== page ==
Rural Mennonites at that time were very conservative in their attitudes toward women, and yet I remember my father telling me, “You have the ability to become anything you want to become.” Both of my parents conveyed to us children the assumption that each of us would go to college, but my father made it clear that we should chose a vocation that would allow us to be of service to the world’s needs, not just to follow an interest or “passion.” I attended Goshen College, a Mennonite college in northern Indiana, where my parents had also attended, and where the motto was “Culture for Service.” I felt I was expected to go into medicine or nursing but resisted that path, and not having the benefit of any vocational counseling, I studied an interdisciplinary course of psychology, sociology, and education, finally graduating with a degree in Elementary Education. I remember going to the bookstore at the beginning of each term to buy textbooks, and feeling drawn to the back of the store where the paints were sold. I wanted so badly to buy tubes of watercolor paints, but even though my mother was an artist, a painter in oils, I had absorbed an attitude from my parents and my church that art was not a worthy subject for a college major.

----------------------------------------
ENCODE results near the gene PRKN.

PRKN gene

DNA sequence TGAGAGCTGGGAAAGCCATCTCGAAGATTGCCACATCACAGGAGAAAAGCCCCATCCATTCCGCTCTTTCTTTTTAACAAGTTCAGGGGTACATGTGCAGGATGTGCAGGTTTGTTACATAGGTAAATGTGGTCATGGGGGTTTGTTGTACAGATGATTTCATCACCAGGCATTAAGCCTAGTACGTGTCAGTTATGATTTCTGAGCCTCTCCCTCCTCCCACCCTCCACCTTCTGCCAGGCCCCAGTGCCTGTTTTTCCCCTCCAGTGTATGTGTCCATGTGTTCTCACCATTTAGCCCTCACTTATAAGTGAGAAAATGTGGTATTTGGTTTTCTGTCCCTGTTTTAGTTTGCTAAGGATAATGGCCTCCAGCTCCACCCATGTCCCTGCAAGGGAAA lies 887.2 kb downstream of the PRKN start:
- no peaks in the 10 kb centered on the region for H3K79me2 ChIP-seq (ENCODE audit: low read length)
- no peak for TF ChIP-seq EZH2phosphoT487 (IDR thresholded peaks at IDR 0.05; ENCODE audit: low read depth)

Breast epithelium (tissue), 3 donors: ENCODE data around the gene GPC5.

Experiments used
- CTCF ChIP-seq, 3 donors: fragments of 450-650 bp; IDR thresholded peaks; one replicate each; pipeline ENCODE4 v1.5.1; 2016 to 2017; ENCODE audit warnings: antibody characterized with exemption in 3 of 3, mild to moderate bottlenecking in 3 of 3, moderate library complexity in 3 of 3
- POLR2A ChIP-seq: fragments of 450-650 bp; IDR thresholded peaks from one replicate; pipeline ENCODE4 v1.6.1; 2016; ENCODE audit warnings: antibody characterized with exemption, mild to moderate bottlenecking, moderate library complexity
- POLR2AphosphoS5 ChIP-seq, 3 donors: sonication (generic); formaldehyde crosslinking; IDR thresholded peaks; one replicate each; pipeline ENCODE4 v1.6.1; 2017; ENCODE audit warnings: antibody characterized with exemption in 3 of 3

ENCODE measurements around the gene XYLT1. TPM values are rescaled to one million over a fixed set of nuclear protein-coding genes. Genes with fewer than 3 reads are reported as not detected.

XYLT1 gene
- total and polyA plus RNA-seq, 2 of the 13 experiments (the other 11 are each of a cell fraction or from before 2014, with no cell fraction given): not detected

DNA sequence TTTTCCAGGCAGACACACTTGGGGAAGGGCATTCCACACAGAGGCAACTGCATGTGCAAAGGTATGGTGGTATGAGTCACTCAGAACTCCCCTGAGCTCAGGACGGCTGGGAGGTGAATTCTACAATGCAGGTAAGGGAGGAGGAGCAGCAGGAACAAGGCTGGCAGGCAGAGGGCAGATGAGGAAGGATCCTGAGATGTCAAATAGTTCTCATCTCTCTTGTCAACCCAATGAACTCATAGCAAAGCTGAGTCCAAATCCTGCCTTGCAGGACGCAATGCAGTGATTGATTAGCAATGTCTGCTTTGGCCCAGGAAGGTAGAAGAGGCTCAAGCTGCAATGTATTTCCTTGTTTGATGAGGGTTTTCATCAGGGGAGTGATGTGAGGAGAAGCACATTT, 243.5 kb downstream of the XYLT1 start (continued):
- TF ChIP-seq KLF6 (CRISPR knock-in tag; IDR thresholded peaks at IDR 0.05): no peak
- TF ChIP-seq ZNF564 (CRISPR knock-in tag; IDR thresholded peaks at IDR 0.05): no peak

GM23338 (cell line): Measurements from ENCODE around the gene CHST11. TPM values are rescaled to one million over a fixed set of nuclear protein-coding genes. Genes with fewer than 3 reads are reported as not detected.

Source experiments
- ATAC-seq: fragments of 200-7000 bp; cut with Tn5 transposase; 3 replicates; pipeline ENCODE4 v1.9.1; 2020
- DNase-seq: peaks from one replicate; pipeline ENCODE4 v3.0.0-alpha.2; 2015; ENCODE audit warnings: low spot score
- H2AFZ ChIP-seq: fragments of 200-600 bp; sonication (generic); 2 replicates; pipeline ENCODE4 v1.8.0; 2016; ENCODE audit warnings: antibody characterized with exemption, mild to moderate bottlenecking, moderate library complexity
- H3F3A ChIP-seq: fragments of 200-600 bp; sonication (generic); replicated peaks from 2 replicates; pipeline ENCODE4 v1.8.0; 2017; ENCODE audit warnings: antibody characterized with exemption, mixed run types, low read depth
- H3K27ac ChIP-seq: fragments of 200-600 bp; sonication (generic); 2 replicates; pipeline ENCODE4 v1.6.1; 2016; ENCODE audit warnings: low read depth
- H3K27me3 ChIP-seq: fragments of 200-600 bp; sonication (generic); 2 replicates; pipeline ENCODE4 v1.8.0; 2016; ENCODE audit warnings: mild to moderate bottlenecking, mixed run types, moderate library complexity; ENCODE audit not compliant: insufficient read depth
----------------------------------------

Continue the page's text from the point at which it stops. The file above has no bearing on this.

I met my husband, Bob, at Goshen College. (Coincidentally, Bob’s parents had been Mennonite missionaries and had been the first administrators of the hospital built by my father in Ethiopia, so Bob was born in the hospital my father built.) Early in our marriage, we did four years of voluntary service under the Mennonite church, first in Americus, Georgia, where I worked as an elementary teacher in the public schools, and then in Ethiopia where we both taught in an Ethiopian boarding school. I taught ESL, geography, piano and photography. Although I very much enjoyed teaching our highly-motivated high-school students in Ethiopia, I also observed the work that nurses in our mission group were doing in resettlement camps for internal refugees, and became interested in public health and infectious diseases. We lived in a house which had previously been occupied by American nurses, so our neighbors came to me for help with medical problems, expecting me to know how to help them. I learned to dress wounds, and developed a desire to study medicine.